Trading off taste difference against price depends on how much each of them matters to you.
Storing an open bag of beans in the cabinet for 8 weeks probably does matter to taste, while a 4% price difference is easily in the noise.
It seems fair to assume you care about taste differences since you're asking. So for that side of the comparison, it’s sufficient to ask whether you can taste any difference, and that’s fun and easy to test. See this answer on how to do a triangle test.
Here's an experimental design for coffee bean storage duration: Weigh out the coffee into small plastic bags, put half the bags in the freezer and half the bags in the cabinet, then at different durations, defrost a frozen bag while still sealed (so the beans don't get water condensation from the air), and compare the coffee it makes against a bag from the cabinet. I did this with medium roast beans listed as “high body” and “bold acidity” so degradation would be readily noticeable.
After 2 days, we could not distinguish the frozen from cabinet-stored beans. (That rules out the hypothesis that freezing hurts beans, at least when defrosted in the bag.) After 4 weeks, we still could not distinguish them. After 12 weeks, all tasters could tell, and with high confidence.
Caveats: That was just one kind of bean, made just one way, with 5 tasters who are no cross-section of the world’s population. But each taste test got “statistically significant” results for a hypothesis picked in advance. Good enough for me.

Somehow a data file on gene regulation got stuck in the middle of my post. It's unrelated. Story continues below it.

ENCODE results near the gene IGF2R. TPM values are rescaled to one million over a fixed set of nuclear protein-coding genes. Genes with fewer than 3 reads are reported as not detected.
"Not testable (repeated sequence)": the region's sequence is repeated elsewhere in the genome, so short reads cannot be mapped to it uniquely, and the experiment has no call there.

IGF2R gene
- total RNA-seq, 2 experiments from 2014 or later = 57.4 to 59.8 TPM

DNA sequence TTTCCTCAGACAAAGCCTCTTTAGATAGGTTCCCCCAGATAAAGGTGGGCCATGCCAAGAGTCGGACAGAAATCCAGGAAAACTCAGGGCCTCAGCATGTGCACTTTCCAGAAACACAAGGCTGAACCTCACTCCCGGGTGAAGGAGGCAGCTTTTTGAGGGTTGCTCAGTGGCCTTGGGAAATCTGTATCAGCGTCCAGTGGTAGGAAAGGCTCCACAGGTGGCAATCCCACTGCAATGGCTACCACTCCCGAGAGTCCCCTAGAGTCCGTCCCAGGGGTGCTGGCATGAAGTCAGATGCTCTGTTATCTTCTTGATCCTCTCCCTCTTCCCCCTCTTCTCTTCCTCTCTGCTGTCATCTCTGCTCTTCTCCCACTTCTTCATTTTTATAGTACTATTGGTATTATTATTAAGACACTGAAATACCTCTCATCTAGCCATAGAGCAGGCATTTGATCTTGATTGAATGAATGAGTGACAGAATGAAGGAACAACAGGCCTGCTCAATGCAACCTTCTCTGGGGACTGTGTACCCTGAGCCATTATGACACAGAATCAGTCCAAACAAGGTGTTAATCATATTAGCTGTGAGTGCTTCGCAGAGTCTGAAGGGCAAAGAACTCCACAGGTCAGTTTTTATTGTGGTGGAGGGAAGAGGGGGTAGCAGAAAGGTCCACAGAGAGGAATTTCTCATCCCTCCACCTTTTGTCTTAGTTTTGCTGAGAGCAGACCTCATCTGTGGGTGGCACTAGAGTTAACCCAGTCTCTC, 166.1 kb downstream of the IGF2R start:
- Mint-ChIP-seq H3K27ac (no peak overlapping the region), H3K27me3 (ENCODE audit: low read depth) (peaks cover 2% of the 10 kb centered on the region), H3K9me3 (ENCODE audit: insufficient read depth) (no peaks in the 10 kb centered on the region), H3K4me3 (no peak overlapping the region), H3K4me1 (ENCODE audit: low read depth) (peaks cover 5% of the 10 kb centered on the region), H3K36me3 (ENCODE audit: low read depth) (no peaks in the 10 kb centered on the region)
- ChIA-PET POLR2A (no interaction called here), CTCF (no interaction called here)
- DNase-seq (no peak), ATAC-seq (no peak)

I doubled the duration between each test, hence I didn't test 8 weeks. The taste impact of 8 weeks storage is still in play. Do try the test at 4 and 8 weeks with your favorite coffee. For discussion’s sake, let’s call it likely.
Side note: If you want to stretch out the freshness of a 2 month supply, it’s viable to freeze some of it in small bags.
Perception studies have a notion of “just noticeable difference” (JND). A smaller difference than that is unlikely to be noticeable (not the same as “measurable”). A starting assumption for a new domain is JND = 1dB (as it is for audio volume) which is about 26%, but a quick web search gets us a JND threshold for price from Marketing As I know it:
Why is it a 10% off sale fails to get your attention while a 50% off sale brings in consumers from the surrounding counties?
The reason the 10% sale does not excite is that it is below the JND. Research has proven that the JND for price tends to be between 20 to 25%.
In context, a % comparison (whatever the percentage amount) assumes you have a budget or reference in mind for that expense. If the % difference blows your coffee budget, you could compensate by drinking less often, or better yet by making more of your coffee at home than from cafes. If you think of coffee as part of your overall food & drink budget, maybe you could make up a large price difference by drinking less soda or eating less meat (both of which are health and environmental improvements).